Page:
Modern Paleo Principles

By Diana Hsieh

Last Update: 14 March 2010

A "paleo" approach to health uses the evolutionary history of homo sapiens, plus the best of modern science, as a broad framework for guiding daily choices about diet, fitness, medicine, and supplementation. The core of paleo is the diet: it eschews grains, sugars, and modern vegetable oils in favor of high-quality meat, fish, eggs, and vegetables. The principles below offer further details.

Importantly, the paleo approach is an ever-evolving framework of principles for living well, not dogma written in stone by any supposed authority. Experts and laypersons in the paleo community differ in some of their recommendations, as well as in their personal choices. Such debate is healthy, particularly while our knowledge of the principles of robust health remains in its infancy. Moreover, individuals differ in their tolerances and preferences. Each individual must experiment to discover what works best for him.

The following recommendations represent my own grasp of the best practices of the paleo approach to nutrition, fitness, and supplementation. However, I am a layperson: I'm a philosopher, not a scientist. These principles represent my own personal opinions. They should not substitute for your own research, thinking, and experience -- or for the advice of your doctor.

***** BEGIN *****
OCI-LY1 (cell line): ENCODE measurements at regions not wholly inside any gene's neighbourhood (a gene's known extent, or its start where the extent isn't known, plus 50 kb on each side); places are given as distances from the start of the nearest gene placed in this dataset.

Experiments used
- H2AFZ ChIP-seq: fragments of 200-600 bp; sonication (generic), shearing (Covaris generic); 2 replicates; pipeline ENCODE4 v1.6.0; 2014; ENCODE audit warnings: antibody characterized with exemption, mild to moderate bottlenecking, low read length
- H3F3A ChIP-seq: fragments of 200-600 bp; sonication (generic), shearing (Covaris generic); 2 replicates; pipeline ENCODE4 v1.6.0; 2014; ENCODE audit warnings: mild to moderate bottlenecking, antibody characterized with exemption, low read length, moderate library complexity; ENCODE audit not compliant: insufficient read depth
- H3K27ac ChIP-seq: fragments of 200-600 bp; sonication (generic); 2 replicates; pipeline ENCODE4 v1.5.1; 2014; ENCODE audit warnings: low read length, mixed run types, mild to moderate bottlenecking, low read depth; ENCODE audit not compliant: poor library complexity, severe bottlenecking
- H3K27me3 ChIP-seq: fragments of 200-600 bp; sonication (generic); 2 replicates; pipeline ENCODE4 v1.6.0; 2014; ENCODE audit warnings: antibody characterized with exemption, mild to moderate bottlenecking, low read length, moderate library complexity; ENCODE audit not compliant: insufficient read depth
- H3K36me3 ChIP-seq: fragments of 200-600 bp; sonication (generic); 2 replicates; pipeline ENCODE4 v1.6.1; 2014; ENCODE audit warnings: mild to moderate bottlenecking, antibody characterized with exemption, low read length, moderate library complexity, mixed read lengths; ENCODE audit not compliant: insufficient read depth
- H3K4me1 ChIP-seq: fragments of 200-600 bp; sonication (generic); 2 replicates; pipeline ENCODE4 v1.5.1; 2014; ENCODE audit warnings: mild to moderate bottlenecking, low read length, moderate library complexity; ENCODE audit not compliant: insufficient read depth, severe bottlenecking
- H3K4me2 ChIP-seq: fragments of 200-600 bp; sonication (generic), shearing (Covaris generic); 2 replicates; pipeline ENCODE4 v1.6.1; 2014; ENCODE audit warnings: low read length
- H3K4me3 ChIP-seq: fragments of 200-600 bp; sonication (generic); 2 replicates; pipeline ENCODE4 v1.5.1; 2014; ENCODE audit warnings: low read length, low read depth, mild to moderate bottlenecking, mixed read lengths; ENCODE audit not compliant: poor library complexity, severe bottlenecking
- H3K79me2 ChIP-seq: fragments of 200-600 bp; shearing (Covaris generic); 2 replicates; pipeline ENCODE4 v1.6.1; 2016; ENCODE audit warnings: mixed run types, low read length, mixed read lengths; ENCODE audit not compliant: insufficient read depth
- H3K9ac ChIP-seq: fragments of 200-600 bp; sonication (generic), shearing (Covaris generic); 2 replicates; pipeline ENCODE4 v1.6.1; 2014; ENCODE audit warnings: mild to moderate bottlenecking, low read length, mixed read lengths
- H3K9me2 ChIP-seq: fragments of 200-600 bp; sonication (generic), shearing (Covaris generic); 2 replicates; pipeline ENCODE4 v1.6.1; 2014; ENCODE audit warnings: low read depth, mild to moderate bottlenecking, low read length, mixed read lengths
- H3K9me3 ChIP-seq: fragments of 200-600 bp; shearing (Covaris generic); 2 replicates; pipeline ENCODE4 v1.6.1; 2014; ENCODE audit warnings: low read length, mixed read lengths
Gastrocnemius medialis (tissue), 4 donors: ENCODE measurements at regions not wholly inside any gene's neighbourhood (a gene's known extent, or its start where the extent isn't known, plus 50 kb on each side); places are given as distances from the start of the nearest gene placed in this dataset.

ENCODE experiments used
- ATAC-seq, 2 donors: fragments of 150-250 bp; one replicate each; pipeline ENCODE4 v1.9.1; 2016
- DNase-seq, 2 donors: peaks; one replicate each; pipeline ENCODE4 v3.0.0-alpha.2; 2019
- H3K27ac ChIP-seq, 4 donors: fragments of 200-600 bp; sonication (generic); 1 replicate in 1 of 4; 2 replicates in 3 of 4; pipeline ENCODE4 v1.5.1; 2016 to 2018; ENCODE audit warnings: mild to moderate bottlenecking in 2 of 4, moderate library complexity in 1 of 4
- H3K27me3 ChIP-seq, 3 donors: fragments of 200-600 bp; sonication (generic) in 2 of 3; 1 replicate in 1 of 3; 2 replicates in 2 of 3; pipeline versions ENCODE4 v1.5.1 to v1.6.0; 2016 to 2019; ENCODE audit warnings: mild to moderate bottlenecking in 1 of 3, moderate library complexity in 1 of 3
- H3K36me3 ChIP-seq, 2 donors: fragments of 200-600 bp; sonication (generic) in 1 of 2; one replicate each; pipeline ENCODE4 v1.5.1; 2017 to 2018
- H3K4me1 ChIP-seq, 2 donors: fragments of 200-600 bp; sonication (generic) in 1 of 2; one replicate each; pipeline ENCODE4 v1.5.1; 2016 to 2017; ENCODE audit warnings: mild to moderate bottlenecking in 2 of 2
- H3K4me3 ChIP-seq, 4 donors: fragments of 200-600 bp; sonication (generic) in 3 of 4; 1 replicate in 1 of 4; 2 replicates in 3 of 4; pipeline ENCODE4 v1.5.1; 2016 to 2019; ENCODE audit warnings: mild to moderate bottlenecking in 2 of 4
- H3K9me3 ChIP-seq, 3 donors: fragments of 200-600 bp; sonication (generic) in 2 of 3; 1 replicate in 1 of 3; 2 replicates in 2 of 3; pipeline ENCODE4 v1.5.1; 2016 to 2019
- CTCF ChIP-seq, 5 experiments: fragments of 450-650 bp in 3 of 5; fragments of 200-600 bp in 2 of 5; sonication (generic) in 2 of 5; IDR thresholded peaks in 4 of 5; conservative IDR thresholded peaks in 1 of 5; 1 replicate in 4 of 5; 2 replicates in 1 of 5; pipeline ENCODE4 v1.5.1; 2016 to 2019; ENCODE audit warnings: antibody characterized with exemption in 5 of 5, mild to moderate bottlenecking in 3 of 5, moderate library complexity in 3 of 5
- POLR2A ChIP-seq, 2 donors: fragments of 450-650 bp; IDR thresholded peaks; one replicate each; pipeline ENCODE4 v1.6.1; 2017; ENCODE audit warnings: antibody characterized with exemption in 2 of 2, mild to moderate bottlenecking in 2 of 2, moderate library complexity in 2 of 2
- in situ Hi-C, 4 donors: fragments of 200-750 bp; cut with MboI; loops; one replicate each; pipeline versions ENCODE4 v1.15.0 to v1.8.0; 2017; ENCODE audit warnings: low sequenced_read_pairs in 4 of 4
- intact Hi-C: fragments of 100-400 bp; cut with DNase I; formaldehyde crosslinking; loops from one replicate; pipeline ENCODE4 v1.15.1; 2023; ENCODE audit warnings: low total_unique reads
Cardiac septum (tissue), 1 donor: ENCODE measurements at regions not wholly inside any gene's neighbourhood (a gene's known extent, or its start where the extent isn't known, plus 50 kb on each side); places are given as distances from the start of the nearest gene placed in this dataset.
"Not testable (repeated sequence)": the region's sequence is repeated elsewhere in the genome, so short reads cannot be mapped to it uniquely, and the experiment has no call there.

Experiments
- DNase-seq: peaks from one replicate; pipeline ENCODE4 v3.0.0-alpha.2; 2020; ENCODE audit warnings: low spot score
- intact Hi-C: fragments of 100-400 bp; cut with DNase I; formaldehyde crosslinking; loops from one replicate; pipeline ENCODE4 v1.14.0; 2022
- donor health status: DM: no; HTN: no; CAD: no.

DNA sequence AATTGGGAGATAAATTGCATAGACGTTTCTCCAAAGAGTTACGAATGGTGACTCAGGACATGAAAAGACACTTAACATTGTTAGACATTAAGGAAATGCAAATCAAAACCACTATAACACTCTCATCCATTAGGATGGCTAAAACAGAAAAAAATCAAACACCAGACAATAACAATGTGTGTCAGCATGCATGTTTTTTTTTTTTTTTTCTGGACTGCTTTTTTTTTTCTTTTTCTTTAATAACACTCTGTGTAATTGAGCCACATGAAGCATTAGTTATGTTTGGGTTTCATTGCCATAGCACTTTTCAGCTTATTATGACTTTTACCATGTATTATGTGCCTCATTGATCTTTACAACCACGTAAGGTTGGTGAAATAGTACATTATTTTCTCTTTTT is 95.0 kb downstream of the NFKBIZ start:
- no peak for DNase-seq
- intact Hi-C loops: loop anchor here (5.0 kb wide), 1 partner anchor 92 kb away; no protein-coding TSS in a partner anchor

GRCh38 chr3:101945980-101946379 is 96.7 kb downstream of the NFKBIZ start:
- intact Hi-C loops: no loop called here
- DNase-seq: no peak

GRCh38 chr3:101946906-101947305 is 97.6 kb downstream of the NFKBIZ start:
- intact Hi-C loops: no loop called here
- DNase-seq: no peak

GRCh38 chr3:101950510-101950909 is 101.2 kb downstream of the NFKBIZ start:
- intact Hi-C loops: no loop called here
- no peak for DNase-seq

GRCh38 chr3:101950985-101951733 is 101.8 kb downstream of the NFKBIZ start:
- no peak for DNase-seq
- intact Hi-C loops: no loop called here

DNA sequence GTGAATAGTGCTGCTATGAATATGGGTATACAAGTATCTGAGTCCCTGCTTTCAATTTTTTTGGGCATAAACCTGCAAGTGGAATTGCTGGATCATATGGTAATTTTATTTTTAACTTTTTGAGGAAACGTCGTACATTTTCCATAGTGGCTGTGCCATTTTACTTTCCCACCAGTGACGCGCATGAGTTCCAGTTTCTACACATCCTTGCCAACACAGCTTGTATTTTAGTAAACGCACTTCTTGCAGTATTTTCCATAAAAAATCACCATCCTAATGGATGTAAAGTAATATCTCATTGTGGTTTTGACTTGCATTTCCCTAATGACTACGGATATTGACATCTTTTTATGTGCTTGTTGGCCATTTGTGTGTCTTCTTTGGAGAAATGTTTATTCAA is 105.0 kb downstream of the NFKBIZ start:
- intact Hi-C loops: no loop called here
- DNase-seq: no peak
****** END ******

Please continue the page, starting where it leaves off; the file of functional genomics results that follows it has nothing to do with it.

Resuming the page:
Diana Hsieh (Ph.D, Philosophy)

Modern Paleo Principles: A Work-In-Progress

These principles are in a rough order of importance. If you're overwhelmed by them, try working your way down the list slowly.

For further readings relevant to a bullet point, click on "[+/-]" link. A link does not imply my endorsement; I simply think the material worthy of consideration.

  1. Eat real foods, prepared well. Prepare your own food as much as you can. Beware the junk ubiquitous in convenience and restaurant foods. [+/-]
  2. Don't eat wheat, corn, rice, or other grains. If you choose to eat some grains, eat them sparingly and prepare them to minimize toxins, such as by sprouting and soaking. Wheat seems to be the worst of all the grains, while rice seems to be the most benign. Whole grains are not better than refined grains. [+/-]
  3. Don't eat sweets: avoid sugar, corn syrup, agave nectar, honey, maple syrup, and artificial sweeteners. If you must have some sweetener for a dish, you might try a bit of stevia. With time, your tastes will adjust: ordinary sweets will taste cloying, but formerly bland vegetables will seem delightfully sweet. [+/-]
  4. Don't eat modern oils derived from grains and seeds -- such as canola oil, corn oil, or soy oil. Make your own mayonnaise and salad dressing. Don't eat fried foods in restaurants: rancid vegetable oils are standard for frying. Avoid all hydrogenated fats; they contain damaging artificial transfats. Instead, use liberal amounts of animal fats -- like butter, ghee, lard, and tallow -- as well as unrefined coconut oil and olive oil. (Reserve your bacon grease: it's delicious rendered lard!) Do not fear saturated fat: it's healthy, including for your heart. [+/-]
  5. Don't eat soy. Some fermented soy might be okay, if tolerated. However, all soy is goitrogenic and contains estrogen-mimicking hormones. [+/-]
  6. Don't eat beans and other legumes. If you choose to eat some legumes, eat them sparingly and prepare them to minimize toxins, such as by soaking them. [+/-]